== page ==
When you see the words ‘can be invasive’ it’s usually enough to persuade people not to cultivate a certain plant for fear that it will eventually take over the garden.
A few years ago, I travelled on a train through America’s Montana and Wisconsin, and just about every time I looked out of the window, I saw the perfect example of one such plant – Solidago. Like a number of equally hardy and adventurous plants, it has flourished thanks to the help it has received from the railways.
But I have to admit that the golden flowers of Solidago (aka Goldenrod) looked superb, and if the ordinary gardener is willing to spend the time keeping it in check, then a named variety of this North American perennial is a worthy addition.
Avoid the likes of Solidago gigantea and S canadensis and plump instead for Solidago rugosa ‘Fireworks’, which is clump-forming but elegant, grows to height of five feet and which flowers for many weeks, often into late October. And – it’s not invasive.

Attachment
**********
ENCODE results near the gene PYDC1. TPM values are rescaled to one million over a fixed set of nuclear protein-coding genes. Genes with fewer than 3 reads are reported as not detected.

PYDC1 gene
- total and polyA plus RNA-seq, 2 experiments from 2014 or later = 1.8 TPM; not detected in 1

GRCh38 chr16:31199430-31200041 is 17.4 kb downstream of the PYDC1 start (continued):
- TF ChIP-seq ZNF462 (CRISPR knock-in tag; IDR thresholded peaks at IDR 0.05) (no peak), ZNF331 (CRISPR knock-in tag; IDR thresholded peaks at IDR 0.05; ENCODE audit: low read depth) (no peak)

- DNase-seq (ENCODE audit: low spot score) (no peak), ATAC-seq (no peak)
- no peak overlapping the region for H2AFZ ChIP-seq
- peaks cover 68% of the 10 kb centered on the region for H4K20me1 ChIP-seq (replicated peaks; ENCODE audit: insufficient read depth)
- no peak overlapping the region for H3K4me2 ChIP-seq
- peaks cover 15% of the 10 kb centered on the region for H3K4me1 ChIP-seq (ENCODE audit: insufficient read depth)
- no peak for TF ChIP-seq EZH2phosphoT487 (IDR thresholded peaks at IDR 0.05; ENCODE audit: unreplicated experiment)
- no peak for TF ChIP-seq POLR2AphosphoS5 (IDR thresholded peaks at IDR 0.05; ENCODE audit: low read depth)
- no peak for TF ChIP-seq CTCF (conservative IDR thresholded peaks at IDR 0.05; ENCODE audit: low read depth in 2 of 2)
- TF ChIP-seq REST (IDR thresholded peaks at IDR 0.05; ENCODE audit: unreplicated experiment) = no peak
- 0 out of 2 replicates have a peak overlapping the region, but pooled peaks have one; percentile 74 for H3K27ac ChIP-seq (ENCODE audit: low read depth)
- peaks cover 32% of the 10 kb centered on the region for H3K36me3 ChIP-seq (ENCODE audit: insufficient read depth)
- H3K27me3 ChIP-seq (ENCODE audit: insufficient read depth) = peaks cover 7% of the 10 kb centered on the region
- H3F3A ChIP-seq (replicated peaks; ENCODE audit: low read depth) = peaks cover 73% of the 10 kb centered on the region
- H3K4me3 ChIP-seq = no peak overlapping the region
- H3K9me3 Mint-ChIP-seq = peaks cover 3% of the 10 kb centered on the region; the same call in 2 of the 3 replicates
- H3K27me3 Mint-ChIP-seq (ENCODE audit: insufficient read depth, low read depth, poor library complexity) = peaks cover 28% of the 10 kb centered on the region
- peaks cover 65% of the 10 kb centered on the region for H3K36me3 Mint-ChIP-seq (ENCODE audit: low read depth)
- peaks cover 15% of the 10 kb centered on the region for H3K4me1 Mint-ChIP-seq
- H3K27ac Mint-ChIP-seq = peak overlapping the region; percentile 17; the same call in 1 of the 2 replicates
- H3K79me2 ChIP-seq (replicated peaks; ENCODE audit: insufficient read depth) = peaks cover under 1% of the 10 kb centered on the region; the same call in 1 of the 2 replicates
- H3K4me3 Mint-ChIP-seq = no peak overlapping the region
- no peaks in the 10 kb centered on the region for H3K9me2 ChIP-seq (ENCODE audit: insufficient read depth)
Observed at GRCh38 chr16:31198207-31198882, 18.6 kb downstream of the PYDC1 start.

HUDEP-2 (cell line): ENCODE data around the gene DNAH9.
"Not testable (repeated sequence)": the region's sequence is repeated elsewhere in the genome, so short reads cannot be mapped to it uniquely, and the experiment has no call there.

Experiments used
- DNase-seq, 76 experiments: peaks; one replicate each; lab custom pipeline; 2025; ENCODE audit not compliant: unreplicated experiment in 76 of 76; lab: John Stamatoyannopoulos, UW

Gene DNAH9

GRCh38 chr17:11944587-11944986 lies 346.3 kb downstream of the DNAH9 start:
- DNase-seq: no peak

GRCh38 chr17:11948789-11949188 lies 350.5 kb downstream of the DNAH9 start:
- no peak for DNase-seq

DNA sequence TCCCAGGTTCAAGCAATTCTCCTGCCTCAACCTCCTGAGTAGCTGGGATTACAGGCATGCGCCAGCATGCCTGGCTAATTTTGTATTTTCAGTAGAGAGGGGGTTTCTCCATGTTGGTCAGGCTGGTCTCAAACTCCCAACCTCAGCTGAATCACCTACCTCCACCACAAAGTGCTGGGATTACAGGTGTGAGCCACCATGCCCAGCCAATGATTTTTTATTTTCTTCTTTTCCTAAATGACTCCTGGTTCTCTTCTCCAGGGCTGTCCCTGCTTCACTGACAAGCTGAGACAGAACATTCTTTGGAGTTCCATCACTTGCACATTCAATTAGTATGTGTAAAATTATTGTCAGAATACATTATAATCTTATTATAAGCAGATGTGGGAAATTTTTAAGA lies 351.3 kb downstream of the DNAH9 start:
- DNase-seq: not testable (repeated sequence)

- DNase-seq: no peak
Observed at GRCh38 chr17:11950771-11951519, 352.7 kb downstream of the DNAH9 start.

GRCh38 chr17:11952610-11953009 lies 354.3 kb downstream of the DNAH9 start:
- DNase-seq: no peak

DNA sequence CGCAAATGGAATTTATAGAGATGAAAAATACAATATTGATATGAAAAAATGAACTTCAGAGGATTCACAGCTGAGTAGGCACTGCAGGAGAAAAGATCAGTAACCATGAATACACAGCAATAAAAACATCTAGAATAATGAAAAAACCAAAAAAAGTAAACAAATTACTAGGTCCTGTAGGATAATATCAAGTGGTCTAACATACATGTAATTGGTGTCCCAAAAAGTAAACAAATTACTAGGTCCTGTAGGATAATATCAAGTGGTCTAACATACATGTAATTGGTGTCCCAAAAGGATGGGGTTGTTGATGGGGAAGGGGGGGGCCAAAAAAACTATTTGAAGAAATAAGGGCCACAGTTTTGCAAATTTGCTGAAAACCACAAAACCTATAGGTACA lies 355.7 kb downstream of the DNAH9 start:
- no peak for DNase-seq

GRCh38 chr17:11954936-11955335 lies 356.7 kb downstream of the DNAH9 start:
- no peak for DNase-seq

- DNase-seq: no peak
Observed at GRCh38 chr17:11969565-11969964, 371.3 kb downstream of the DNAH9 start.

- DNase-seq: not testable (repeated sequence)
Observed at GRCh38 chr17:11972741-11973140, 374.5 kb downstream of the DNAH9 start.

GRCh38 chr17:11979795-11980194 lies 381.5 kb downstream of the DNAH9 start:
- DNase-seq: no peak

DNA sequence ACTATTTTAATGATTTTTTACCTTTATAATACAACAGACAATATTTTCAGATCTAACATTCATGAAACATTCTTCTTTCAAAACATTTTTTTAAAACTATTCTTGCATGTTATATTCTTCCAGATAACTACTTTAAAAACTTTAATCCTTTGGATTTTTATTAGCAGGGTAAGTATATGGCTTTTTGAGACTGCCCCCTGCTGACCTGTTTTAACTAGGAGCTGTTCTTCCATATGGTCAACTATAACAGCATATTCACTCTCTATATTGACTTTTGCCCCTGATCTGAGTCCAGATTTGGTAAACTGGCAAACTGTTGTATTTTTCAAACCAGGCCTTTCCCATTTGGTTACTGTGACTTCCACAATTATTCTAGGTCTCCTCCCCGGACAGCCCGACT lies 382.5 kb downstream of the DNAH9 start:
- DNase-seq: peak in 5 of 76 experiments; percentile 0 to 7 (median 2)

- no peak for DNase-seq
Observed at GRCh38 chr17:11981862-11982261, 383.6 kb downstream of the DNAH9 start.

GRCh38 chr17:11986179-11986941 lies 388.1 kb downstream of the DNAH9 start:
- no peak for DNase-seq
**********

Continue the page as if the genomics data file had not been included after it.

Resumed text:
‘Goldenmosa’ is even more compact, with small, bright yellow flowers with yellow stalks. Expect it to grow no higher than a couple of feet. Equally diminutive is ‘Crown of Rays’ (‘Strahlenkrone’) while ‘’Goldkind’ and ‘Golden Dwarf’ are even smaller.